Table 1Matrix of Physician Tasks by Patient Acuity
      Physician TasksPatient Acuity
      CriticalEmergentLower Acuity
      Prehospital care
      Emergency stabilization
      Performance of focused history and physical examination
      Modifying factors
      Legal issues
      Professional issues
      Diagnostic studies
      Diagnosis
      Therapeutic interventions
      Pharmacotherapy
      Observation and reassessment
      Consultation
      Transitions of care
      Prevention and education
      Documentation
      Multiple patient care
      Team management
      Mass casualty/disaster management
      Patient-centered communication skills
      Prognosis
      Table 2Patient Acuity Definitions
      CriticalEmergentLower Acuity
      Patient presents with symptoms of a life-threatening illness or injury with a high probability of mortality if immediate intervention is not begun to prevent further airway, respiratory, hemodynamic, or neurologic instability.Patient presents with symptoms of an illness or injury that may progress in severity or result in complications with a high probability for morbidity if treatment is not begun quickly.Patient presents with symptoms of an illness or injury that have a low probability of progression to more serious disease or development of complications.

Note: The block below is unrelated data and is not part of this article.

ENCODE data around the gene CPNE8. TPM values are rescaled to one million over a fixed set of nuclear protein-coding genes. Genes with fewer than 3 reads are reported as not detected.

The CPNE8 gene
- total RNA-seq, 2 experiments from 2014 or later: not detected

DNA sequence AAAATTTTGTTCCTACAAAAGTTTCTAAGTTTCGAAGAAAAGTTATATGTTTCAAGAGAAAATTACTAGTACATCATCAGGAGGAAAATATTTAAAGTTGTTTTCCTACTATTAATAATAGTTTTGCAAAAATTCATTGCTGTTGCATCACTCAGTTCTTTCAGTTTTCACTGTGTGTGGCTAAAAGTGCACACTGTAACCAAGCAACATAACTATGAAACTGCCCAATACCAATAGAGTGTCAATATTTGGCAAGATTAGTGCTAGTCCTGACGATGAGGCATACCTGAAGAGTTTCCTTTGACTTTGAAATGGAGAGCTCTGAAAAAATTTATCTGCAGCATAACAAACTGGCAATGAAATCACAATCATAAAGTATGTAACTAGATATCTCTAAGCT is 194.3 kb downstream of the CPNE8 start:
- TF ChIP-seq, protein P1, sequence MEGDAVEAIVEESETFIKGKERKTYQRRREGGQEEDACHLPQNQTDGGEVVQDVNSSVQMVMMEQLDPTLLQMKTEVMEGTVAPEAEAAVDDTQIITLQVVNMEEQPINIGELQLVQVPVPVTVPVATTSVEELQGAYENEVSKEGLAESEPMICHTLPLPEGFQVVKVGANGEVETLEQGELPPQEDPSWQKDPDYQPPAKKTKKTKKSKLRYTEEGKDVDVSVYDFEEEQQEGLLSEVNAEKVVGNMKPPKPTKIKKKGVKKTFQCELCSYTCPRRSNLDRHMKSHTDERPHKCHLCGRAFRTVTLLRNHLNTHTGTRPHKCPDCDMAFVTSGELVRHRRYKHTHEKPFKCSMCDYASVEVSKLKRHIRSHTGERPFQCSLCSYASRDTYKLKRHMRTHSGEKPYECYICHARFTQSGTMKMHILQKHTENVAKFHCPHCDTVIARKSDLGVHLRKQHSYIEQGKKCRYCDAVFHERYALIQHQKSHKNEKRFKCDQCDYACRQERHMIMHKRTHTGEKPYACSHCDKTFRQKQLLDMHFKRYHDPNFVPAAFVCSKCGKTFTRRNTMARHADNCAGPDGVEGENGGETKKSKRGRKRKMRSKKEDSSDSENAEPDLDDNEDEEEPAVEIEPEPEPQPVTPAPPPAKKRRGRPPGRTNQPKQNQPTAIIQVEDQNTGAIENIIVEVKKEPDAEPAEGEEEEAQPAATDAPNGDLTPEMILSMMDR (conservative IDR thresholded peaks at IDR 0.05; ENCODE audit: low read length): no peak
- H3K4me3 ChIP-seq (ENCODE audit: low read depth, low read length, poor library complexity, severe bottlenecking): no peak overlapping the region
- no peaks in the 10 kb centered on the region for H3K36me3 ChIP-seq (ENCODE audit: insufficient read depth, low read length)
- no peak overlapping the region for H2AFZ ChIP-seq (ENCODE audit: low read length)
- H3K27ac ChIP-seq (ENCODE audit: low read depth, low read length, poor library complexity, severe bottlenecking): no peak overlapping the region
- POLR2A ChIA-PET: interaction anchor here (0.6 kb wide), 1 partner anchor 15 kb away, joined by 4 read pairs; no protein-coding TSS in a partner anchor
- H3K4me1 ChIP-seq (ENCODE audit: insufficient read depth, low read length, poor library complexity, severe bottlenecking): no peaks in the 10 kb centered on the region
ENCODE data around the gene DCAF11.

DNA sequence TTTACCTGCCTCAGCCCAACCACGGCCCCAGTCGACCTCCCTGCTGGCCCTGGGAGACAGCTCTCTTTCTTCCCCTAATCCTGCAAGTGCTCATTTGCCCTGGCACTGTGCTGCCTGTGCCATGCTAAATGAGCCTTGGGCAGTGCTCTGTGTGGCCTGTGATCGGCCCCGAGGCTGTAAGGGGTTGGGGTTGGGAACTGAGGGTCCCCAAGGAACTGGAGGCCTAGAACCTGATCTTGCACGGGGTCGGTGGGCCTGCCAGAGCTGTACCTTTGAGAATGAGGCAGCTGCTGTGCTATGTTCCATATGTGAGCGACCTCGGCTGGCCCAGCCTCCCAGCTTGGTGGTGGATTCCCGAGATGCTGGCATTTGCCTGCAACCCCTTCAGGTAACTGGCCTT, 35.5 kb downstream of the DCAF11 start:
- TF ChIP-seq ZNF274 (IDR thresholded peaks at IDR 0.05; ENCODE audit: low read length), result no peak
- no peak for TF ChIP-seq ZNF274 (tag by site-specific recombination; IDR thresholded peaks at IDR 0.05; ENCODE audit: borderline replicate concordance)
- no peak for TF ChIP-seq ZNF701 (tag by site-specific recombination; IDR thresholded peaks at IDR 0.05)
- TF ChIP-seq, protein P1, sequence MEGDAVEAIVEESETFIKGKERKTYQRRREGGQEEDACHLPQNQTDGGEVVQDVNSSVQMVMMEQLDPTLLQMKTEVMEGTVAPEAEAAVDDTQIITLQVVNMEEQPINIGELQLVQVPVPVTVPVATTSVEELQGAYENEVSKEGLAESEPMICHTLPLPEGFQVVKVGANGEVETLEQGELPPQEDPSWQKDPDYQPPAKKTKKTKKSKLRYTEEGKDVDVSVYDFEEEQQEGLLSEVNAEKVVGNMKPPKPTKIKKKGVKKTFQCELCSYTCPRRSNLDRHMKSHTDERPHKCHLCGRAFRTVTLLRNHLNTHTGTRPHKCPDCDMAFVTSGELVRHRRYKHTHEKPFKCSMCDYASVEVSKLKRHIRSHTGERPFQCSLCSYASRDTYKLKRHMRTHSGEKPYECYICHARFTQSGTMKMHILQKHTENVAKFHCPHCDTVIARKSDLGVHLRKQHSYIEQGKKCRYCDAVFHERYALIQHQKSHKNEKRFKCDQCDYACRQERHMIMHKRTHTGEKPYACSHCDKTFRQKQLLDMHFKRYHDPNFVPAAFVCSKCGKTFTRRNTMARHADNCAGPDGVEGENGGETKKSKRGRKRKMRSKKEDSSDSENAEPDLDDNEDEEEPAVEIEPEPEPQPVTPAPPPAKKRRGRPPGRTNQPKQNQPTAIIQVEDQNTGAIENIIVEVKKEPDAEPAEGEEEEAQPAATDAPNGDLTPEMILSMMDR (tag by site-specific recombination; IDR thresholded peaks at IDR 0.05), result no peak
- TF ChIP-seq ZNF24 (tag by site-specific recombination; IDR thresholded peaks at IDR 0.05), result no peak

Table 3Physician Task Definitions
      Physician TaskDefinition
      Prehospital careParticipate actively in prehospital care; provide direct patient care or on- or off-line medical direction or interact with prehospital medical providers; assimilate information from prehospital care into the assessment and management of the patient.
      Emergency stabilizationConduct primary assessment and take appropriate steps to stabilize and treat patients.
      Performance of focused history and physical examinationEffectively interpret and evaluate the patient's symptoms and history; identify pertinent risk factors in the patient's history; provide a focused evaluation; interpret the patient's appearance, vital signs and condition; recognize pertinent physical findings; perform techniques required for conducting the examination.